In December 2021, a jury in Chicago found actor Jussie Smollett, a one-time star in the TV hip-hop drama Empire, guilty of five of six felony disorderly conduct charges in connection with an incident the previous year. Smollett claimed at the time that two masked men assaulted him, put a noose around his neck and doused him with chemicals.
After investigating his claim, however, police concluded that Smollett paid two men $3,500 to carry out the scheme, which the actor characterized as a hate crime against himself. Prosecutors said that the 39-year-old actor orchestrated the attack as a hoax to raise his show-business profile.
Smollett was sentenced March 10, 2022 to 150 days in county jail. The revelation that the incident was a setup of his own doing dealt a severe and possibly fatal blow to Smollett’s career – just the opposite of what he apparently was hoping to achieve by the faked attack. After he was arrested, Smollett lost his role as a singer-songwriter in the final season of Empire. And during the trial, he admitted in court: “I’ve lost my livelihood.”
On March 16, 2022, Smollett was released pending the outcome of an appeal.
Howard Breuer, CEO of Newsroom PR, put it bluntly when he said, “Smollett now joins Bill Cosby, Matt Lauer and Kevin Spacey on the Mount Rushmore of the indelibly canceled.”
I bring up Smollett’s story not to add to his critics, but as a modern-day example of something God says in our passage from Jeremiah about the people of Judah: “… my people have exchanged their glorious God for worthless idols” (v. 11). And in even sharper detail, God said, “my people … have forsaken me, the spring of living water, and have dug their own cisterns, broken cisterns that cannot hold water” (v. 13).
The theme of these verses is how some abandon the Lord for something far less and fail to recognize that God is the source of life and well-being. Smollett, by his hoax, did something similar and exchanged his rising-star career for exile from the work he loved.
Both Smollett’s folly and Judah’s failure to keep faith with God were forms of self-sabotage. That failing is more common in human behavior than we might expect, given how much loss it entails. But self-sabotage happens when we do certain things that were, at best, adaptive in one context but are no longer appropriate or helpful in our present life stage. Consider this list of some behaviors that could be described as self-defeating or self-sabotage:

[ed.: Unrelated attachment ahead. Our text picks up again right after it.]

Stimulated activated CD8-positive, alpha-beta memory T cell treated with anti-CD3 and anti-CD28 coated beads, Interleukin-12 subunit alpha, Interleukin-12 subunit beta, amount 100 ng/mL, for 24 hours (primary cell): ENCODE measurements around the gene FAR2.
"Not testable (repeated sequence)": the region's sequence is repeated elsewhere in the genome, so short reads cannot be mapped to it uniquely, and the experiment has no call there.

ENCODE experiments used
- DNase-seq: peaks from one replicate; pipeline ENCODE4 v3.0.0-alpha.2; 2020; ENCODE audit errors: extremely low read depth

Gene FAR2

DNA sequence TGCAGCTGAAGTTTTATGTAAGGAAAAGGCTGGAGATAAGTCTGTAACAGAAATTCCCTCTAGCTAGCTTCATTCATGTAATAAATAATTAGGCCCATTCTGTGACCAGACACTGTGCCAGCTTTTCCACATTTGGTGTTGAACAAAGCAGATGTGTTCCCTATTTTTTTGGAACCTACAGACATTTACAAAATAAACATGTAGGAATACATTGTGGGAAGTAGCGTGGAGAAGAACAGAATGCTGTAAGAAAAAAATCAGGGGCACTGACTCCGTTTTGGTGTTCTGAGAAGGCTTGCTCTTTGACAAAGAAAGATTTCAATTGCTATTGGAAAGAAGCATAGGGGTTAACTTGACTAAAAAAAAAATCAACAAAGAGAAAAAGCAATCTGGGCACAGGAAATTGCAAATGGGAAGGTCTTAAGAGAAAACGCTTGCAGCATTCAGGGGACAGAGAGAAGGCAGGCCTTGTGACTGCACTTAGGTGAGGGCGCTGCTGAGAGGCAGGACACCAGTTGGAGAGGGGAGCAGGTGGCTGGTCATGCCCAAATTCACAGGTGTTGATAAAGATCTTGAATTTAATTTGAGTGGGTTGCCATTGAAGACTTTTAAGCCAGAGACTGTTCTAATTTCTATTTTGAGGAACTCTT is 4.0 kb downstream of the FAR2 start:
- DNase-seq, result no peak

- Avoidance of people or situations that might cause fear, hurt or pain. The idea is that if one avoids risk – if you don’t commit to a job, person, direction or goal – you can’t fail.
- Not standing up for oneself, or an inability to ask for what one needs.
- Constantly seeking attention or approval from others.
- Aggression, bullying, and verbal, emotional or physical abuse to hide one’s own feelings of insecurity, unworthiness and poor self-image.
- Substance abuse or other addictive behavior (overeating, gambling, overspending, risky sexual patterns, workaholic syndrome, etc.).
- Picking fights with friends or partners over inconsequential matters.
- Refusing to accept responsibility for one’s own mistakes.
- Inability to receive constructive criticism.
And there are many more behaviors that could be included.
Experience, some say, is the best teacher, but acts of self-sabotage suggest that we frequently do not learn from our losses and instead, go on repeating self-defeating actions in our lives. The person who always comes to work late and those who complicate their lives by postponing important obligations are effectively shooting themselves in the foot, again and again, and eventually, they have no foot left.
We might assume that people committing such acts are emotionally immature or hauling around painful baggage from a troubled past.
The young essayist Kris Kidd may be a case in point. He has a gift for putting into words the depression and self-destruction that has marked his experience in life thus far. One reviewer of his work – Office Magazine – says that Kidd gives readers “a monstrous glimpse into his inner world.” Here’s something Kidd wrote about his self-inflicted wounds:
“There is stability in self-destruction, in prolonging sadness as a means of escaping abstractions like happiness. Rock bottom is a surprisingly comfortable place to lay your head. Looking up from the depths of another low often seems a lot safer than wondering when you’ll fall again. Falling feels awful. I’d rather [expletive] fly.”
Kidd manages to make self-sabotage sound like a devil-may-care place to camp, but it’s no place to build a more permanent life structure, and it’s no cause for celebration either, even if Kidd has been able to monetize his dysfunction.